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City of Philadelphia

Changes to the Ban the Box Law

Examples of unlawful acts under the Ban the Box law

  • Asking about criminal records on an job application.
  • Asking about criminal records during any job interview. 
  • Asking about criminal records at any time before making a conditional offer of employment.
  • Making any adverse personnel action against an employee for arrests that did not lead to conviction.
  • Rejecting an applicant without weighing the type of offense, when it occurred and the connection to the job. 
  • Rejecting an applicant without conducting an individualized assessment. 
  • Failing to provide the applicant with notice of the rejection, and a copy of the criminal background report. 
  • Failing to provide the applicant with an opportunity to respond to the background report.
The 2011 Ban the Box law was effective at removing the “box” from job applications and delaying questions about criminal records, but Philadelphia needed to do more to ensure that criminal records were used fairly. By including portions of state law and federal guidance, Philadelphia’s updated 2016 law prohibits employers from considering background checks before giving an applicant a conditional offer of employment. In addition, employers must make individualized assessments of criminal records; and consider the type of offense, when it occurred and its relevance to the job. If rejected, candidates are given an opportunity to respond to the results of the background check.

Original 2011 Law

New 2016 Law

  • Applied to employers with 10 or more employees (with some exceptions)
  • Removed the “box” asking about criminal records on job applications
  • Allowed employers to ask about criminal records AFTER the first interview
  • Prohibited employers from asking at any time about arrests or criminal accusations that did not lead to conviction
  • Barred employers from taking adverse action against current employees based on arrests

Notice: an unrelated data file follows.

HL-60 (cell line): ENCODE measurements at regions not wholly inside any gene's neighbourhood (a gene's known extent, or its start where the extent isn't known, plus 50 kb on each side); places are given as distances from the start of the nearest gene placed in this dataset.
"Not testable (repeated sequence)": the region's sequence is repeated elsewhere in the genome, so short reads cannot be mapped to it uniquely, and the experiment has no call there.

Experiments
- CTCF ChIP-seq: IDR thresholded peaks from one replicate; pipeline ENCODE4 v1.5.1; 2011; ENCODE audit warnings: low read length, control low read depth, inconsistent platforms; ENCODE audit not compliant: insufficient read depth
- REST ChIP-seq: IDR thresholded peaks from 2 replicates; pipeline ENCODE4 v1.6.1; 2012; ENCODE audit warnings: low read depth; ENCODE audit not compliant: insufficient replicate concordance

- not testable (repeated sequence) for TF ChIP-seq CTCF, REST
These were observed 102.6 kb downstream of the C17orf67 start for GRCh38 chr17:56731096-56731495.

• Assessed penalties of up to $2,000 for violating the law
  • Applies  to employers with 1 or more employees (with some exceptions)
  • Prohibits any questions about criminal records on job applications
  • Allows employers to run a criminal background check only AFTER making a conditional offer of employment
  • Permits employers to consider criminal convictions within 7 years of date of application (not including times of incarceration)
  • Prohibits employers from asking at any time about arrests or criminal accusations that did not lead to conviction
  • Employers must screen applicants individually by considering:
    • The type of offense and how much time has passed since it occurred
    • The applicant’s job history
    • Duties of the job being sought
    • Character or employment references
    • Evidence of rehabilitation
  • Allows employers to reject applicants based on a criminal records only IF the employer concludes that the person would be an unacceptable risk to the business or other people
  • If rejecting the applicant, employers must notify the person in writing with the reason; provide the criminal history report AND allow 10 days for the applicant to respond
  • Increases penalties including injunctive relief (requiring the employer to take certain actions), compensatory damages and attorney’s fees
  • If PCHR dismisses the case, or does not settle it within 1 year, a complainant may file a case in court
  • Employers must post the PCHR’s informational poster in plain sight on the employer’s website and premises